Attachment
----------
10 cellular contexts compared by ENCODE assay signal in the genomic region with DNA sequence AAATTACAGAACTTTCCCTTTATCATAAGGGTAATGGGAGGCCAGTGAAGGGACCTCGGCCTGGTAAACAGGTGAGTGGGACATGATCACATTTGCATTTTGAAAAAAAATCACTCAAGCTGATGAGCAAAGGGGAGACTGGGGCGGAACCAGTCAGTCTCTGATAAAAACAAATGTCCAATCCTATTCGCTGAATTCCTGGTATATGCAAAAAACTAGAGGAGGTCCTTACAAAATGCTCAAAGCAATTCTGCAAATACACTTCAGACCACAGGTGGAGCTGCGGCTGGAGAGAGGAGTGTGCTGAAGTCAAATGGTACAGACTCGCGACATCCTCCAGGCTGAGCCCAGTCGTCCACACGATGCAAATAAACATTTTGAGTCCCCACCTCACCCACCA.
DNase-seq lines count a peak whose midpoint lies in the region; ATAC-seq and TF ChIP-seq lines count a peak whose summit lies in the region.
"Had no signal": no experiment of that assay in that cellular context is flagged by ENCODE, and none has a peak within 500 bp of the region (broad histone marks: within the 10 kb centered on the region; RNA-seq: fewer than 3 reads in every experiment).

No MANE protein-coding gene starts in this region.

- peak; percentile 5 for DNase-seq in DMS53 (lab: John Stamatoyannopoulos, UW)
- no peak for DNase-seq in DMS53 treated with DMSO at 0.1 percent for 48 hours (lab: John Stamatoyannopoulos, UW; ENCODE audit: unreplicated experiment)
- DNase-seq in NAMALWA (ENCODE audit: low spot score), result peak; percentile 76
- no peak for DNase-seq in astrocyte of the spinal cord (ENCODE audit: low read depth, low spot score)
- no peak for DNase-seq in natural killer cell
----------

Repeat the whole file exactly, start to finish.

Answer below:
10 cellular contexts compared by ENCODE assay signal in the genomic region with DNA sequence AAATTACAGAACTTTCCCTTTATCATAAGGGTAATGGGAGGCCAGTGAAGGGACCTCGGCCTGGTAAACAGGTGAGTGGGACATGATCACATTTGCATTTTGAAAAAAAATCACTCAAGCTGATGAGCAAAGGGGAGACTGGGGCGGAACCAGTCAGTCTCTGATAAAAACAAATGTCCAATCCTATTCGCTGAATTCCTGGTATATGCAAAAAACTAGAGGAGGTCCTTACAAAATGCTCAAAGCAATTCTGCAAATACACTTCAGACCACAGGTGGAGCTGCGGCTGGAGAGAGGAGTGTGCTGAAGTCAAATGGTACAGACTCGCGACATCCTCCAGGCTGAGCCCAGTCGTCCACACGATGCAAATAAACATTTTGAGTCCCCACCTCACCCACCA.
DNase-seq lines count a peak whose midpoint lies in the region; ATAC-seq and TF ChIP-seq lines count a peak whose summit lies in the region.
"Had no signal": no experiment of that assay in that cellular context is flagged by ENCODE, and none has a peak within 500 bp of the region (broad histone marks: within the 10 kb centered on the region; RNA-seq: fewer than 3 reads in every experiment).

No MANE protein-coding gene starts in this region.

- peak; percentile 5 for DNase-seq in DMS53 (lab: John Stamatoyannopoulos, UW)
- no peak for DNase-seq in DMS53 treated with DMSO at 0.1 percent for 48 hours (lab: John Stamatoyannopoulos, UW; ENCODE audit: unreplicated experiment)
- DNase-seq in NAMALWA (ENCODE audit: low spot score), result peak; percentile 76
- no peak for DNase-seq in astrocyte of the spinal cord (ENCODE audit: low read depth, low spot score)
- no peak for DNase-seq in natural killer cell